In the next day or two, I got a call from Eddie’s people—or Eddie. I can’t remember who called me. My memory is terrible. Maybe it was his manager who said, “Eddie’s doing a movie, he was very impressed that you bought him lunch.” But Eddie said, “Nobody ever picks up my check!” Because when you’re a celebrity, everybody figures you should pick up the check. Whoever has the job picks up the check, and whoever has the best job definitelypicks up the check. So he says, “I’m doing a little movie called Coming To America, and I want you to do a part in it.”

It was the first time I saw giant fame, to be honest with you. We were working on Queens Boulevard at the McDowell’s, and Eddie had a big bus there for his dressing room, and every time the door would open, there would be 5,000 people outside the chain link fence they’d put around the area to keep the fans out, and it would bow forward every time his door opened. It was almost automatic. I was, like, “Jesus! He’s famous!” [Laughs.] But he worked very hard, and he was generous, and he helped me make the scene better, and so did John Landis.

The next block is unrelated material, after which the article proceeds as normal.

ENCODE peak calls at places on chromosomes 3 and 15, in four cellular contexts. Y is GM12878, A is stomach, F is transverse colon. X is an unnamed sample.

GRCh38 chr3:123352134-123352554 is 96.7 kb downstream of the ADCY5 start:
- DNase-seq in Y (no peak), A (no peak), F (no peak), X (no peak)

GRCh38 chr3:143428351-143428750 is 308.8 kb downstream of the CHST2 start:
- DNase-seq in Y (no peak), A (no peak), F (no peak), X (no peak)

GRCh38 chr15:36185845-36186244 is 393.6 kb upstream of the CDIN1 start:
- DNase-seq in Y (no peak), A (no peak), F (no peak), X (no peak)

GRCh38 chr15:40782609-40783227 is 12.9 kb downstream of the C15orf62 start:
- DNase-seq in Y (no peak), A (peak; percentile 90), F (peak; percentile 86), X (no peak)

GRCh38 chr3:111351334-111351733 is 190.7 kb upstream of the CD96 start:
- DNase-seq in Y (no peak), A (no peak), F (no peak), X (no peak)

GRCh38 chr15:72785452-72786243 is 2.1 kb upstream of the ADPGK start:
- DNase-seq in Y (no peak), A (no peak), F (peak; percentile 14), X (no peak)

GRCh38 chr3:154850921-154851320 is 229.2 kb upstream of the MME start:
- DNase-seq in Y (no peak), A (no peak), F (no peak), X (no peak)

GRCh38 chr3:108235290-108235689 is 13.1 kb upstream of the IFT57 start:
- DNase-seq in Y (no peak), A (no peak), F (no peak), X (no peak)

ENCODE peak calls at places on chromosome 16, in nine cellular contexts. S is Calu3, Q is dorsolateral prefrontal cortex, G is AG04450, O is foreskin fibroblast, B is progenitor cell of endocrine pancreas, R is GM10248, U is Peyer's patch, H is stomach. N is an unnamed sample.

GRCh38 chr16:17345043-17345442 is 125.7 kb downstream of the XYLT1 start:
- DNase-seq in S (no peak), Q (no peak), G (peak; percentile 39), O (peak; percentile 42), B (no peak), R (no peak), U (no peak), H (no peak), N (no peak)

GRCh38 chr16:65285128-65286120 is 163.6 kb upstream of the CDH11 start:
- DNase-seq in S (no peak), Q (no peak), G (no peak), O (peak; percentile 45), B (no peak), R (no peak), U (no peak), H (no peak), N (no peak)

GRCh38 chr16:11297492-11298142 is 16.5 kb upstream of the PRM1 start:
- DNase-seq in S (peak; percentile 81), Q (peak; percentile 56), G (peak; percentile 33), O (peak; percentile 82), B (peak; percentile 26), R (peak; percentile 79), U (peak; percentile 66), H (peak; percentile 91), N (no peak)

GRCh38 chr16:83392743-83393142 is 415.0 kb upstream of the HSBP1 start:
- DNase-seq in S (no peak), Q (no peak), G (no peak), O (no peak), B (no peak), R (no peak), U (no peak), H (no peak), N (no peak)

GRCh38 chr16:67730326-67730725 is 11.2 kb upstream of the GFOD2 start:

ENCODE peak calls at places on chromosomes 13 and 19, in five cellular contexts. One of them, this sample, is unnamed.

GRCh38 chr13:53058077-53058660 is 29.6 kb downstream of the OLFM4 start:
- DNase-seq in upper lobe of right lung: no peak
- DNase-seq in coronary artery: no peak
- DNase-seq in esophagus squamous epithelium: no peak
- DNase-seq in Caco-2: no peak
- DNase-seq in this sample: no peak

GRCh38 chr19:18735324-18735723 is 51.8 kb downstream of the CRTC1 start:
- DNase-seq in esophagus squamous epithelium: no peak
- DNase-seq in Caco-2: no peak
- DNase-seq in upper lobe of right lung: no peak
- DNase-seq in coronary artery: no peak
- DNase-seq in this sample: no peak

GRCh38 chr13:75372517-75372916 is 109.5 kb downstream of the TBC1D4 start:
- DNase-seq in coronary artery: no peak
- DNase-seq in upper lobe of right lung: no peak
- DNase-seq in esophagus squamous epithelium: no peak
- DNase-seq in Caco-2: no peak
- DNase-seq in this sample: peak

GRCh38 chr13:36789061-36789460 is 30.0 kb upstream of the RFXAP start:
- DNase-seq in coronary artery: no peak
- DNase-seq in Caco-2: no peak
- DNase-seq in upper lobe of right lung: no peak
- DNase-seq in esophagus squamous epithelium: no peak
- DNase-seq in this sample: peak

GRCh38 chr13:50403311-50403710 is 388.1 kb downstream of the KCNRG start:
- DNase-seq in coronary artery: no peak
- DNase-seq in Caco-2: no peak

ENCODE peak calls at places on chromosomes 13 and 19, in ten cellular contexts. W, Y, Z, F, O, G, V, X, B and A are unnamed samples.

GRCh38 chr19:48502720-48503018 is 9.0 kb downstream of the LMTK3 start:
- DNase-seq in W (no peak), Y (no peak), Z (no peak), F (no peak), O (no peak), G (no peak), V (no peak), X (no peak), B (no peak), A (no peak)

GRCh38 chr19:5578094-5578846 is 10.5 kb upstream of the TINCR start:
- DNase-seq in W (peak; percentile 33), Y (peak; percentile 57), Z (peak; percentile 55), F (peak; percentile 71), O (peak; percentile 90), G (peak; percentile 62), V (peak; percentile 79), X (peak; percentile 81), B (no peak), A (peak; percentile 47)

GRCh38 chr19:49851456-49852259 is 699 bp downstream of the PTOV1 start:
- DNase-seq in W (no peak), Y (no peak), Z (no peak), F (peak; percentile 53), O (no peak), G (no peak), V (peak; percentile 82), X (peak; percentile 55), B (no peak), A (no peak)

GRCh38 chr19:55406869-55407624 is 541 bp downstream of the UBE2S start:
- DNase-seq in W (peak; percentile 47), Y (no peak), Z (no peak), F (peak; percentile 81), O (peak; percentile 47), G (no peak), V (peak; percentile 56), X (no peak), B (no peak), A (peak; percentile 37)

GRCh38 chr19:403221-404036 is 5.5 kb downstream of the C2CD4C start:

Who knew that movie was going to be that big? But still every day somebody comes up to me when I’m out and says, “Hey, I just watched Coming To America the other day!” And I say, “Thanks!” So remember: sometimes buying people lunch can really work out well for you!